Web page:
Most of these guys wouldn't even care about Bitcoin if satoshi had made the choice to issue 21 billion coins instead of 21 million - with the consequence being that the price right now would be at 2.6$ instead of 2600$. The 2600$ "threatens" them because it simply sounds so high, while the 2.6$ wouldn't even raise an eyebrow. And that's the whole point really: Their objection is about what they perceive as a high price (!), which by consequence also affects the perception of what is considered "valuable". Something that costs 2.6$ doesn't sound so valuable vs something that costs 2600$, yet you can buy 1000 x 2.6$ - and it's precisely the same thing (mathematically speaking).

So this behavior is definitely irrational and based on psychological factors, biases, etc - rather than sound economic analysis. In the end of the day, Bitcoin is an asset that has a marketcap in the range of a successful internet application like whatsapp. It is nowhere near the precious metals marketcap. It's not even close to 4 months of gold mining production (annual mining production currently at ~110-120bn $).

When people don't even realize why Bitcoin has the price it has (low unit count), it's time to stop listening their "expert" opinions. It's like trying to explain to a stock market noob why berkshire has the share price that is has - and them insisting on it being overvalued because surely no stock can cost 250k USD.
Qartada
Hero Member
*****
Offline Offline

Activity: 574
Merit: 500


BlockWake.com Bitcoin Doubler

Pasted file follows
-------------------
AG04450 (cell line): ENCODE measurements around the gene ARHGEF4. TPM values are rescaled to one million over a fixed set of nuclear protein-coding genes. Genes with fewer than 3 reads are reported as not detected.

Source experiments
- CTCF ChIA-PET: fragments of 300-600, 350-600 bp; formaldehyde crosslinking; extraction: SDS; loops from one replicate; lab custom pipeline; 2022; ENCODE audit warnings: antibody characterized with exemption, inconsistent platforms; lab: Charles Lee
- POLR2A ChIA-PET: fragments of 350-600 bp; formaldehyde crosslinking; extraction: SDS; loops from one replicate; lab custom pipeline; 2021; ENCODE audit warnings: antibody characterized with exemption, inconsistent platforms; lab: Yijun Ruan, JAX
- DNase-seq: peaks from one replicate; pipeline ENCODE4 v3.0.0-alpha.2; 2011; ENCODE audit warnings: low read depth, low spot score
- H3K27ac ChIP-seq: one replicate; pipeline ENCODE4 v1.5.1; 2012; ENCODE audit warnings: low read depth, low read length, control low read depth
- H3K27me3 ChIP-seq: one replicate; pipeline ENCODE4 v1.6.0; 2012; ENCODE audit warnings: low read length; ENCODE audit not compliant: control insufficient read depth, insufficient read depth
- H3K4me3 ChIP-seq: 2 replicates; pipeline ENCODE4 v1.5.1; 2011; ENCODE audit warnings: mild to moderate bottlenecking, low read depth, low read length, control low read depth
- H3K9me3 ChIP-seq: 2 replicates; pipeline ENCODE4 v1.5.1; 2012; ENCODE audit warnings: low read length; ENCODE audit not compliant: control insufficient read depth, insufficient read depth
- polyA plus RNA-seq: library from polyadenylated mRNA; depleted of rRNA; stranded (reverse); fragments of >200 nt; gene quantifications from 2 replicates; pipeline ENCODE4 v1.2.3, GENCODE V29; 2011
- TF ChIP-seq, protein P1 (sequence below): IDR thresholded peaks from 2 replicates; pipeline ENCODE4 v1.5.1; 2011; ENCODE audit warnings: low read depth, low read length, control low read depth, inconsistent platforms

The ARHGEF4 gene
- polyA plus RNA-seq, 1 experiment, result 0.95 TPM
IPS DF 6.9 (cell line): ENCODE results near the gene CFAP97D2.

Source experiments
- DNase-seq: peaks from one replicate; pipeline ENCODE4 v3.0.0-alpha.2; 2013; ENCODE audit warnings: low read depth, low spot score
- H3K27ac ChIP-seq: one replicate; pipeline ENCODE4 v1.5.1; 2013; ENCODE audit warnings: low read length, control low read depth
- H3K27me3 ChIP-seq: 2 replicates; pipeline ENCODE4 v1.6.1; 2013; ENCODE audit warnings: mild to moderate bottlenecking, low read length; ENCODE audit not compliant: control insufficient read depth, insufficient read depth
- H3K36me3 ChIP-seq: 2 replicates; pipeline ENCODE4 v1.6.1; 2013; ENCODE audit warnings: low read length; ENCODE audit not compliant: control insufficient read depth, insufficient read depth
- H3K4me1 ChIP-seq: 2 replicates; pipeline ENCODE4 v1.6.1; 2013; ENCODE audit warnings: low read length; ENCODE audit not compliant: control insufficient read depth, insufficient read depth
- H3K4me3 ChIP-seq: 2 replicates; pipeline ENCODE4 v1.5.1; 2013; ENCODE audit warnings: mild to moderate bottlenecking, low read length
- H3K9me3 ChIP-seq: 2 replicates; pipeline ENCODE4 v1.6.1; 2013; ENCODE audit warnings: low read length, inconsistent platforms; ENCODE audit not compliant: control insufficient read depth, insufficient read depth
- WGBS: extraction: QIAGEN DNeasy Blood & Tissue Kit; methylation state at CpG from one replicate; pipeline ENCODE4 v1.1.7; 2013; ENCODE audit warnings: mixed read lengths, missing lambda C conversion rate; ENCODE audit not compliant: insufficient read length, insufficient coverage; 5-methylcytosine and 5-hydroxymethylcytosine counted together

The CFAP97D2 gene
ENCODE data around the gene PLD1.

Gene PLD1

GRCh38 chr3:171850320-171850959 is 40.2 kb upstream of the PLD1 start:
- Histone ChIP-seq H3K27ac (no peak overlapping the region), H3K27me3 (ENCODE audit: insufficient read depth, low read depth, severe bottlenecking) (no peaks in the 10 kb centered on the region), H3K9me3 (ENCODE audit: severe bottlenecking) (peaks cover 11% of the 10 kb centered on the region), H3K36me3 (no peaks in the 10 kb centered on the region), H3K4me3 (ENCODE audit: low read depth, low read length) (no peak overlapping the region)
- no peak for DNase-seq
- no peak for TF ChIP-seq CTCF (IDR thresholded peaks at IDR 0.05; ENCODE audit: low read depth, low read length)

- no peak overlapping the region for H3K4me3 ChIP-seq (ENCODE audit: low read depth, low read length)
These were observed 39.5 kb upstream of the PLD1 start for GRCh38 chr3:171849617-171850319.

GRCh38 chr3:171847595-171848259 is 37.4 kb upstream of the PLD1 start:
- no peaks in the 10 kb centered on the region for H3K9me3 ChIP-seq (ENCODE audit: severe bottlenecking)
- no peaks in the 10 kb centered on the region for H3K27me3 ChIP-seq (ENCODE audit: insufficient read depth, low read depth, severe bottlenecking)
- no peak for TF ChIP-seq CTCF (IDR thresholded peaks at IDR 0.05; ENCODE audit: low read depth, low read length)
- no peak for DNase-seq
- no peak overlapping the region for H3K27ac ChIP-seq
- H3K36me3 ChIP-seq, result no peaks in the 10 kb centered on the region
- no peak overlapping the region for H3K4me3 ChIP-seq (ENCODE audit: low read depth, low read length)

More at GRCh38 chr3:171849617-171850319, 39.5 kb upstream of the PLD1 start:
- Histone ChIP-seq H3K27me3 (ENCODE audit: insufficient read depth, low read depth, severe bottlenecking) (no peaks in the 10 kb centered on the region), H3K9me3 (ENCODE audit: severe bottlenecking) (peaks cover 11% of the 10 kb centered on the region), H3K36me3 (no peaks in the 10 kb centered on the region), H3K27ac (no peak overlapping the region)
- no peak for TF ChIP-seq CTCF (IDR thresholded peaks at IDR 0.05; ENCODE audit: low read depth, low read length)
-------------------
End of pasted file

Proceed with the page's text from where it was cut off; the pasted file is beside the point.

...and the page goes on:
View Profile WWW
June 03, 2017, 07:32:59 PM

Bitcoin can still be a "master crypto" in price and usage in terms of merchants, but ETH's idea is to literally eat up every other new crypto by having them created on their platform, which puts them consistently in second place unless earlier coins like Litecoin take off more.

Sure the price is empty speculation, but some of the Bitcoin price is empty speculation as well.  The difference is that Ethereum is good at advertising, and Bitcoin finds this difficult due to actually being decentralised.  So ETH will be a secondary crypto for people who like ICO hype and couldn't care less about what Bitcoin actually does.

But if none of the ICO "applications" go anywhere and prove worth anything (which I believe nearly 99.999% will not), then ETH will go to zero. As it should, because it's worthless for anything else. No one is going to buy ETH just to use some type of dapp that doesn't make money nor even need a blockchain the first place.
I would say that the Ether price, and the price of all the tokens that are created via the Ethereum network, are not based on their use but people believing that they could have a use.  Shitcoins (e.g. Footballcoin, Marijuanacoin or Pepecash), can get somewhere, because they pull in everyone who loses all their logic in a desperate get-rich-quick scheme.  But when there's a dip in a currency that people think has actually done something with blockchain technology, it doesn't crash completely and it tends to stay stable, even though there's no actual point in having a new token for it.  This applies to Ether, and speculation like this can do some crazy things.

I think that ETH will stay stable as long as people keep pumping out shitcoins on it, which could be for another 3-4 months.  The idea is that the shitcoins die, but ETH stays for as long as more shitcoins are on their way which have not died.